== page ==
And they have history: the Yugoslavian resistance was one of the very few to inflict substantial hurt on an Axis occupier in World War II, all while rival resistance movements were engaged in an utterly ruthless war to determine who should rule the country after the Nazis left. Tito, the eventual winner, although a communist simply defied the will of history's greatest mass murderer, Stalin. And Stalin, a man accustomed to murdering anyone he thought might conceivably think of defying him, and fresh from his lead role in beating up the second runner-up for history's greatest genocide -- took it.
These are the people we're trifling with.
Nor is the situation the simple good guy/bad guy melodrama the government has been trying to sell us through the toady media. In recent weeks, for example, the UN has had the bad taste to start talking about atrocities, including "ethnic cleansing," carried out by the white-hat Bosnians and Croats. And in a particularly bizarre twist, the "threat" to American troops we've been hearing the most of in the last few weeks has been mujahideen Muslim "mercenaries" -- not a slanted word choice or anything, that -- who have been fighting on the side of the Bosnians. The Bosnians, for those who have been having trouble keeping score, are the ones whose side we're specifically intervening on -- the ones we've been illicitly supplying with armaments despite the embargo, according to the UN. So the people we're being told to fear most, at this point in time -- to use a phrase beloved of this administration's spiritual forebears -- are our own allies.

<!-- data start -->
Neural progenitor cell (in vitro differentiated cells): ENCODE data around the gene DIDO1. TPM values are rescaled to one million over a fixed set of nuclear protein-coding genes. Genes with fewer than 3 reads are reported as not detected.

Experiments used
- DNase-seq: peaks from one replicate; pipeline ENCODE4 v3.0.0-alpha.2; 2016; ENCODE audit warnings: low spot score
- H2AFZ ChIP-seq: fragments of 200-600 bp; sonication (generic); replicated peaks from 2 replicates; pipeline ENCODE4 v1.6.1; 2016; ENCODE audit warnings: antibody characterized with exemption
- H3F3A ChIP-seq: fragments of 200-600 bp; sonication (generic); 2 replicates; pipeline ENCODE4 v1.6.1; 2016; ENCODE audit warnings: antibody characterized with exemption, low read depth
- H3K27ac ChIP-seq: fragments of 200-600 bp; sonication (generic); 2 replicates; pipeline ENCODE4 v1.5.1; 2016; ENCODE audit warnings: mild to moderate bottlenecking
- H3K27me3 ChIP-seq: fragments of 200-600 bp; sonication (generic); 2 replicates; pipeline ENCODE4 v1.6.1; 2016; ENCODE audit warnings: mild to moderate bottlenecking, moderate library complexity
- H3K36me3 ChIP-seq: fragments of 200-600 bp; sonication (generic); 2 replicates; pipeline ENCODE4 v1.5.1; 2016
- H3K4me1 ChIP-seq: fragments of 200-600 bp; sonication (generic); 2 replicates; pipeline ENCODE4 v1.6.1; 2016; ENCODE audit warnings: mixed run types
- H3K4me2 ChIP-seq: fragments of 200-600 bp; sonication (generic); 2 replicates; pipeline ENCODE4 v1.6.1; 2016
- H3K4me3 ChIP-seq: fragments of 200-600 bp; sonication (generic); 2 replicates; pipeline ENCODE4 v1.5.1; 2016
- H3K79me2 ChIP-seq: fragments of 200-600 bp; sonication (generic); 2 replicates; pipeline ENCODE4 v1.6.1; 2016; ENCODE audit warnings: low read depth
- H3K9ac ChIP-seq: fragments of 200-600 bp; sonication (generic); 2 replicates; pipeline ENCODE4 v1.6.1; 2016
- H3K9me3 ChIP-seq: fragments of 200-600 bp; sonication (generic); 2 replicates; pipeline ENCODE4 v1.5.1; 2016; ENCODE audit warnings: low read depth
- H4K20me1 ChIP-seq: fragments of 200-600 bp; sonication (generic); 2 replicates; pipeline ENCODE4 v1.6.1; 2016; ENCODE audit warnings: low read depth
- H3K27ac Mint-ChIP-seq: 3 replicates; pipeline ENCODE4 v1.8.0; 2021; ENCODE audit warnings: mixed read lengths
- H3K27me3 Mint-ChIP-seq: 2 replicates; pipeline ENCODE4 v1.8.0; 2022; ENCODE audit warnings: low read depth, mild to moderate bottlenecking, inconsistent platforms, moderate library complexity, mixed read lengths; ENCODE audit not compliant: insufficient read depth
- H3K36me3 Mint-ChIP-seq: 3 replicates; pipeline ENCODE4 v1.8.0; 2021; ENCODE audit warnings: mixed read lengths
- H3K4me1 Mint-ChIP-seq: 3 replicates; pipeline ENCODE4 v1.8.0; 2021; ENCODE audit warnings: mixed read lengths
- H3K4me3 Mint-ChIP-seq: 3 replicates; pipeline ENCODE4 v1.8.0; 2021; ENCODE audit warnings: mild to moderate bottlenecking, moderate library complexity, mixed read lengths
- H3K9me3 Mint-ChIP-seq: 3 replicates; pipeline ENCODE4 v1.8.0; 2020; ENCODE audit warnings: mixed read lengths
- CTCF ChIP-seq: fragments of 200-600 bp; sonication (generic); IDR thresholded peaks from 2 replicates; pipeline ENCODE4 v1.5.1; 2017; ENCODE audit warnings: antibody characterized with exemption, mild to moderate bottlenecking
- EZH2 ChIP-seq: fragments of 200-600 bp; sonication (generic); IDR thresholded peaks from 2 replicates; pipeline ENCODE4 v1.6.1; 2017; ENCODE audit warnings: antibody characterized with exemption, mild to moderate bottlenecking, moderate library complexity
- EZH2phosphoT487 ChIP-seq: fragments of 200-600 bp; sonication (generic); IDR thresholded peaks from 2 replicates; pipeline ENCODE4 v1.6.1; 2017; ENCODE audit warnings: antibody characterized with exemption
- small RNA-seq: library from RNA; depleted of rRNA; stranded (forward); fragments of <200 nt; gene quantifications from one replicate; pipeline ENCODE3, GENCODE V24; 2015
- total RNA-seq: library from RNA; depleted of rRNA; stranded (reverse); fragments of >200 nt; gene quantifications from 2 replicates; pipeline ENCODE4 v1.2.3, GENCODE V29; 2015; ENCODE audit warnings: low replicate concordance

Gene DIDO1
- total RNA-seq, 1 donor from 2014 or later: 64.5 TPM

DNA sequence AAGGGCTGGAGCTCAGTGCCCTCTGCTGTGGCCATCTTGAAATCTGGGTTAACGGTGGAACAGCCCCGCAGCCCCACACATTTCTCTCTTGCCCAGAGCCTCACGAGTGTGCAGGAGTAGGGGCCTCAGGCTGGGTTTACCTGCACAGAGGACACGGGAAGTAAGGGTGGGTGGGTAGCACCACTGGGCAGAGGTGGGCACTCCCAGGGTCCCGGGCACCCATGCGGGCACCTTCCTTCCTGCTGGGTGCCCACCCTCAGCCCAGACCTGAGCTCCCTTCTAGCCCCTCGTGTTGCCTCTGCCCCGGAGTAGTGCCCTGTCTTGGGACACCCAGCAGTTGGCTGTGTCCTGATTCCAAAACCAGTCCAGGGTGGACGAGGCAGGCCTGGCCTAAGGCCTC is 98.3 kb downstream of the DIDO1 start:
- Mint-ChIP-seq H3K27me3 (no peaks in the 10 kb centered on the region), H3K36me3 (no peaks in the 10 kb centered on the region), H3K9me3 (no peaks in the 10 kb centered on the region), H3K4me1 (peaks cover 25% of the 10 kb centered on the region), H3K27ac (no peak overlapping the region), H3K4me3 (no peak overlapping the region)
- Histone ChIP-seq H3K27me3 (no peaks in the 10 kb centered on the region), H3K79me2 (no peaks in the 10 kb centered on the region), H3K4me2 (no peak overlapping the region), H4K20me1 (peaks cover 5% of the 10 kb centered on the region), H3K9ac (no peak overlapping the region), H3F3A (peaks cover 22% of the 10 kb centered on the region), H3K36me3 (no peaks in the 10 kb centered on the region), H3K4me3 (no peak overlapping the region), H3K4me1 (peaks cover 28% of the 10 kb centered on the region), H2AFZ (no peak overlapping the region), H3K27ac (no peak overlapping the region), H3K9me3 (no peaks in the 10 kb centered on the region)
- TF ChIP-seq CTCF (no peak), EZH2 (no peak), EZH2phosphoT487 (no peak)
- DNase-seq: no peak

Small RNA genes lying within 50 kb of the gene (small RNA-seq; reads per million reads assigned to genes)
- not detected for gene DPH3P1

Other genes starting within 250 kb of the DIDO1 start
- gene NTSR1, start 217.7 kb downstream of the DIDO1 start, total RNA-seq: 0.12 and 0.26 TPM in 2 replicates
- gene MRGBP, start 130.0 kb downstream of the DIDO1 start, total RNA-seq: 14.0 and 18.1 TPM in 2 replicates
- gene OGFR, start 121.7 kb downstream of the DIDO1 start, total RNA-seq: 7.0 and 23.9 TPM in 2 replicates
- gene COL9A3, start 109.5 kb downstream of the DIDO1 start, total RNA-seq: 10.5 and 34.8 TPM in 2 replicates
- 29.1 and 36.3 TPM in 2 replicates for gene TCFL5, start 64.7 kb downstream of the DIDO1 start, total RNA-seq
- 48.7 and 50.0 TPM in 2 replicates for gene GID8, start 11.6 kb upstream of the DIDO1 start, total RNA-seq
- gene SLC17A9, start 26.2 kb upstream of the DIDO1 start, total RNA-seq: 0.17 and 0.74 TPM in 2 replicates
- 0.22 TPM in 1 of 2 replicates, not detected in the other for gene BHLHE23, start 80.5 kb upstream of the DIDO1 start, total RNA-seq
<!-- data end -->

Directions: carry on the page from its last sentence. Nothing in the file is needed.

Worse, though, is that it's not anywhere near clear-cut what the sides are. The Croats have been fighting their own Muslim minority. The Bosnian Muslims are even now picking on their Christian Croats. The two countries have no love for each other. Such complications suggest that "forcing the peace" is going to be far more difficult than the administration and its happy-time news apologists believe.
Then there's the potential for expanding mischief. Left to its own devices, the former Yugoslavia poses no plausible threat to us no matter how medieval its inhabitants get with one another. If we stick our members in, though, the equation changes. For example, when has it ever been a good idea to take a lot of armed Europeans of different nationalities and shake them up in a big bag? The last two times that's been tried on the European continent were World Wars I & II.